It also got me thinking how totally reliant we are on the competence of others to keep us safe while traveling – even if we’re not driving.
For example, there was a terrible bus crash yesterday in Southern California. Seems like the brakes may have failed. The bus was 17-years-old and had a history of brake and maintenance problems. the Associated Press:
The bus that was carrying 38 people from the popular Big Bear Lake resort area in the San Bernardino National Forest was slapped with eight violations by safety inspectors in October, for problems ranging from fluid leaks to an improperly installed battery, according Federal Motor Carrier Safety Administration data reviewed Monday. According to the records, the bus was flagged for brake issues in at least three inspections since October 2011.
The cause of Sunday's crash is unclear, but early information pointed to a brake problem. Driver Norberto B. Perez told investigators the vehicle lost its brakes while traveling down the winding, two-lane road. Passengers reported Perez saying the brakes weren't working as he tried to maintain control before the bus hit a sedan, flipped and plowed into a pickup truck hauling a trailer. …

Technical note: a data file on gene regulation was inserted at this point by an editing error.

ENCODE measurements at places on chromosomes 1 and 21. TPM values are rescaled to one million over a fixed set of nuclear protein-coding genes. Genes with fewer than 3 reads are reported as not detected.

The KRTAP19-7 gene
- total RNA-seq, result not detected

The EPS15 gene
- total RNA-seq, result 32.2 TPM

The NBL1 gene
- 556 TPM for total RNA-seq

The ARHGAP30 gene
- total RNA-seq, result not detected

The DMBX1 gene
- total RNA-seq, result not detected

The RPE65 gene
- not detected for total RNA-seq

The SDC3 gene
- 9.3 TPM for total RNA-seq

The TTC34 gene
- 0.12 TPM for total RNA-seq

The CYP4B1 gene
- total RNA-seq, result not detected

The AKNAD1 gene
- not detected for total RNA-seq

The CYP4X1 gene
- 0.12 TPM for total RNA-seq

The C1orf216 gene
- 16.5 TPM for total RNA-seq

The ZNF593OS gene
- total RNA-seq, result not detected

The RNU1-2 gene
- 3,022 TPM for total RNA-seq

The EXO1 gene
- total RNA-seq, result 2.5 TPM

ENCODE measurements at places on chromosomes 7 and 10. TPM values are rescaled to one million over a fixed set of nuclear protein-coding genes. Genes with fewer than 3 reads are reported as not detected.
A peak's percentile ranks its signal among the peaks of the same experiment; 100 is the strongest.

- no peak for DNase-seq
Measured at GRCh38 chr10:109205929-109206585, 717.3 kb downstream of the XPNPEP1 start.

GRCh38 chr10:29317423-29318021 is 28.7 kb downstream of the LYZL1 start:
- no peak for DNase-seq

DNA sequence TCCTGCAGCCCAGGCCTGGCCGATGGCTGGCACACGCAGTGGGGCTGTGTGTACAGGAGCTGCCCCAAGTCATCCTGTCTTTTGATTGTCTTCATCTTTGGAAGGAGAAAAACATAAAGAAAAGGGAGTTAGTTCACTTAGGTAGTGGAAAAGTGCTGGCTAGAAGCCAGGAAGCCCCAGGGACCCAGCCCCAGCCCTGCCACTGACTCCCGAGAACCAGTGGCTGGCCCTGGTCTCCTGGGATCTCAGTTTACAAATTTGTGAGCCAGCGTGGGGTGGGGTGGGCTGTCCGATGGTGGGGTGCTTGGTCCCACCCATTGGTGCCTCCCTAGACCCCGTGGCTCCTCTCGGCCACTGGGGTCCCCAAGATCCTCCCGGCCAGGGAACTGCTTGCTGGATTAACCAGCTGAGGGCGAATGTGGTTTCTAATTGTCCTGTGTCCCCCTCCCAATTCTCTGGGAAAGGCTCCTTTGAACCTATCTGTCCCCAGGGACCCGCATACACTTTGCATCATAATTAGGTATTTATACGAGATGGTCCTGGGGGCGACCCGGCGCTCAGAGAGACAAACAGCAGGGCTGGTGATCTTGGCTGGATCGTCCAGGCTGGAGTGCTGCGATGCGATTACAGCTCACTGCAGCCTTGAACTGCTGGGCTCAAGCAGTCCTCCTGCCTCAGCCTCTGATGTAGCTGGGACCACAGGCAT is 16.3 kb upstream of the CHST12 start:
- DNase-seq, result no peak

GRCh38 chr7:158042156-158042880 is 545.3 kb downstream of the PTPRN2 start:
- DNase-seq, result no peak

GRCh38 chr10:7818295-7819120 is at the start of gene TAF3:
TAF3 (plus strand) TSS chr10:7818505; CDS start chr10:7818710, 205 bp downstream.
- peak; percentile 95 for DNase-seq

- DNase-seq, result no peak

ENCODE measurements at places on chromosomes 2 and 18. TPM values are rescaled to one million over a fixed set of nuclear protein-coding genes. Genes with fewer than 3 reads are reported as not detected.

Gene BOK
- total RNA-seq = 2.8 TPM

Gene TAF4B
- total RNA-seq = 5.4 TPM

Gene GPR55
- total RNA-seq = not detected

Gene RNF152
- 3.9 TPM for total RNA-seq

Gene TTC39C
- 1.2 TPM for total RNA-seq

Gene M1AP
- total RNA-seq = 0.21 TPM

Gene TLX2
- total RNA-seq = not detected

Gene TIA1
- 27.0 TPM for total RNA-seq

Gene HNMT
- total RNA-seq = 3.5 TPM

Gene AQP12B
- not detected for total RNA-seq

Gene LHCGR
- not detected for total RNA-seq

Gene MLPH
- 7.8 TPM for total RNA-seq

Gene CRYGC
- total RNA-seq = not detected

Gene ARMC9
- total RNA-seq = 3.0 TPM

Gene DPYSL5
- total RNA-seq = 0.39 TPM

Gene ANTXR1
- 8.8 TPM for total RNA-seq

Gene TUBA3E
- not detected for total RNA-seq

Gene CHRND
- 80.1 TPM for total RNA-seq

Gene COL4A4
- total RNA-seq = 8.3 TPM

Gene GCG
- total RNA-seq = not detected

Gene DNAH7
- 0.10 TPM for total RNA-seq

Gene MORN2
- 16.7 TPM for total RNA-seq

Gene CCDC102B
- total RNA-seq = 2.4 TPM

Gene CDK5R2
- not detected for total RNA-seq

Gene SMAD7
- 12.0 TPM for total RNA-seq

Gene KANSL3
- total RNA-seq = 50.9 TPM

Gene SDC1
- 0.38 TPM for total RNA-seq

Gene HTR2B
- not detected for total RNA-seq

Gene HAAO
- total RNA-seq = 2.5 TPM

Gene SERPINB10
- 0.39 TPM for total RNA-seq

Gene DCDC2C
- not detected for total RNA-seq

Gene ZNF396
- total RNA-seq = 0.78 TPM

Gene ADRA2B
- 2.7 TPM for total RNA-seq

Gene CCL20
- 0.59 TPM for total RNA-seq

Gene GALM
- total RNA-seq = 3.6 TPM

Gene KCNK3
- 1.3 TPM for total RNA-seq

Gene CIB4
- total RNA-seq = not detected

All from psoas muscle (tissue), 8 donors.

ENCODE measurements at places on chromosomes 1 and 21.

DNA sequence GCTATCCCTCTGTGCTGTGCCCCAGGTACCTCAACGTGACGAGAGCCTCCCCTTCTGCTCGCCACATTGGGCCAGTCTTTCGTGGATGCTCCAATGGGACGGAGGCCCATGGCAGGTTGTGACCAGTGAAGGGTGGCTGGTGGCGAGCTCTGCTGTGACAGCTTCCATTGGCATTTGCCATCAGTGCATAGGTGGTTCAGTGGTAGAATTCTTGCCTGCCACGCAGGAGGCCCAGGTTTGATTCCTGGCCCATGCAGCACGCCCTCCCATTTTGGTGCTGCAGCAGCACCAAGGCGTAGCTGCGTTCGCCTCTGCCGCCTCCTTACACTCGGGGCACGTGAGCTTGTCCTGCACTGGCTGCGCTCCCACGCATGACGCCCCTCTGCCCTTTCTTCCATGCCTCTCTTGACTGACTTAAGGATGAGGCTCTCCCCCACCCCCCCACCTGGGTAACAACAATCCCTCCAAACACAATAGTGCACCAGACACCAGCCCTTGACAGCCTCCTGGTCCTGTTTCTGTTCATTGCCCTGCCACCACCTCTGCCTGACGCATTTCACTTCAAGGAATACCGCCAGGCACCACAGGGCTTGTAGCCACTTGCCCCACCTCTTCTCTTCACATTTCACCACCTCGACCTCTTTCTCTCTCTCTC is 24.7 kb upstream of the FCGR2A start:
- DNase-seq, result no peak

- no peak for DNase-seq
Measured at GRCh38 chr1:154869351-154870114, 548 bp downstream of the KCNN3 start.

Jackie Gillan, president of Advocates for Highway and Auto Safety, a Washington-based advocacy group, said the crash points to the need for improved roof strength and other safety measures.
"We have a long way to go before we can say boarding a motor coach is as safe as boarding an airplane," she said. Bus passengers "are often riding blindfolded."
Interesting analogy Gillian makes. Speaking of planes, you may have heard about the grounding of Boeing 787 Dreamliner jets three weeks ago because, it seems, its and cause fires just like they do on your laptop computers and cell phones. (Shouldn’t someone have figured this problem out by now?)
We have that Japan Airlines may ask Boeing to compensate them for having to ground their jets, which they say is costing them about $ 8 million.
Oh, and Boeing has asked to start . Think I'll stay 米兜彩票电脑版.